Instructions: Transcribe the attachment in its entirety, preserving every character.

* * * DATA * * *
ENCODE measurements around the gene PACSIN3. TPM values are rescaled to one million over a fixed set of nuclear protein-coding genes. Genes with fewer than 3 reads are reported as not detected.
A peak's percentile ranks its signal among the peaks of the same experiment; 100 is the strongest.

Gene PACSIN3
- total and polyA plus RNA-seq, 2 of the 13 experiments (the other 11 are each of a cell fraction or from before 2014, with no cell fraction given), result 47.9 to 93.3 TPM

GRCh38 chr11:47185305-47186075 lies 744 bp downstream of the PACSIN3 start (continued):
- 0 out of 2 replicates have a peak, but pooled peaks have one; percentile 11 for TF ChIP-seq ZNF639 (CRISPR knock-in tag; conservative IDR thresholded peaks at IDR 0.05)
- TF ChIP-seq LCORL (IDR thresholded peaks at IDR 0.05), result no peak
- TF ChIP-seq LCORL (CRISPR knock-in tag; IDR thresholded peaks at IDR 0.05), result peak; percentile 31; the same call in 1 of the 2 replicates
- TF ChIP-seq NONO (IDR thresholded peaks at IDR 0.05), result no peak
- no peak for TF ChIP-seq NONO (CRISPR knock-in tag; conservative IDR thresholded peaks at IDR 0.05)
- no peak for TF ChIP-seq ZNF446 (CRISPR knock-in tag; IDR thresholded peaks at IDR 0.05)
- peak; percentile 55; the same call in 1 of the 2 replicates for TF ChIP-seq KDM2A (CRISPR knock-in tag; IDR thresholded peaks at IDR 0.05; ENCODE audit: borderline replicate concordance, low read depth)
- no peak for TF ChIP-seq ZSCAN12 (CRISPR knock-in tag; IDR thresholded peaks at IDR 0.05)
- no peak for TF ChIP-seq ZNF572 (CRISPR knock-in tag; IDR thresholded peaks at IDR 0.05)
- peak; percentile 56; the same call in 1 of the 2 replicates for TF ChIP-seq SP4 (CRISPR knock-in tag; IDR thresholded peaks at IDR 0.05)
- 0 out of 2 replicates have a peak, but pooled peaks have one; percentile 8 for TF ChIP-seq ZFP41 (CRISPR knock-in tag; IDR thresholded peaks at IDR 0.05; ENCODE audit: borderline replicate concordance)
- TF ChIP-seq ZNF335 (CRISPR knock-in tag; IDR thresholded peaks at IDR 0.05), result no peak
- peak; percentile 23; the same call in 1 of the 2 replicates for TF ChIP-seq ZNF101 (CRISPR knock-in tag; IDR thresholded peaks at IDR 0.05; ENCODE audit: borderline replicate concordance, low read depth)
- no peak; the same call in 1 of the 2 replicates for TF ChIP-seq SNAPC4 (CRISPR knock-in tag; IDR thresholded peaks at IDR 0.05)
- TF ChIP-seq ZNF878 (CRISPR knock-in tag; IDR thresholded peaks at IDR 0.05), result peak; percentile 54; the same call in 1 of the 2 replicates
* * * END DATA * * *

ENCODE measurements around the gene PACSIN3. TPM values are rescaled to one million over a fixed set of nuclear protein-coding genes. Genes with fewer than 3 reads are reported as not detected.
A peak's percentile ranks its signal among the peaks of the same experiment; 100 is the strongest.

Gene PACSIN3
- total and polyA plus RNA-seq, 2 of the 13 experiments (the other 11 are each of a cell fraction or from before 2014, with no cell fraction given), result 47.9 to 93.3 TPM

GRCh38 chr11:47185305-47186075 lies 744 bp downstream of the PACSIN3 start (continued):
- 0 out of 2 replicates have a peak, but pooled peaks have one; percentile 11 for TF ChIP-seq ZNF639 (CRISPR knock-in tag; conservative IDR thresholded peaks at IDR 0.05)
- TF ChIP-seq LCORL (IDR thresholded peaks at IDR 0.05), result no peak
- TF ChIP-seq LCORL (CRISPR knock-in tag; IDR thresholded peaks at IDR 0.05), result peak; percentile 31; the same call in 1 of the 2 replicates
- TF ChIP-seq NONO (IDR thresholded peaks at IDR 0.05), result no peak
- no peak for TF ChIP-seq NONO (CRISPR knock-in tag; conservative IDR thresholded peaks at IDR 0.05)
- no peak for TF ChIP-seq ZNF446 (CRISPR knock-in tag; IDR thresholded peaks at IDR 0.05)
- peak; percentile 55; the same call in 1 of the 2 replicates for TF ChIP-seq KDM2A (CRISPR knock-in tag; IDR thresholded peaks at IDR 0.05; ENCODE audit: borderline replicate concordance, low read depth)
- no peak for TF ChIP-seq ZSCAN12 (CRISPR knock-in tag; IDR thresholded peaks at IDR 0.05)
- no peak for TF ChIP-seq ZNF572 (CRISPR knock-in tag; IDR thresholded peaks at IDR 0.05)
- peak; percentile 56; the same call in 1 of the 2 replicates for TF ChIP-seq SP4 (CRISPR knock-in tag; IDR thresholded peaks at IDR 0.05)
- 0 out of 2 replicates have a peak, but pooled peaks have one; percentile 8 for TF ChIP-seq ZFP41 (CRISPR knock-in tag; IDR thresholded peaks at IDR 0.05; ENCODE audit: borderline replicate concordance)
- TF ChIP-seq ZNF335 (CRISPR knock-in tag; IDR thresholded peaks at IDR 0.05), result no peak
- peak; percentile 23; the same call in 1 of the 2 replicates for TF ChIP-seq ZNF101 (CRISPR knock-in tag; IDR thresholded peaks at IDR 0.05; ENCODE audit: borderline replicate concordance, low read depth)
- no peak; the same call in 1 of the 2 replicates for TF ChIP-seq SNAPC4 (CRISPR knock-in tag; IDR thresholded peaks at IDR 0.05)
- TF ChIP-seq ZNF878 (CRISPR knock-in tag; IDR thresholded peaks at IDR 0.05), result peak; percentile 54; the same call in 1 of the 2 replicates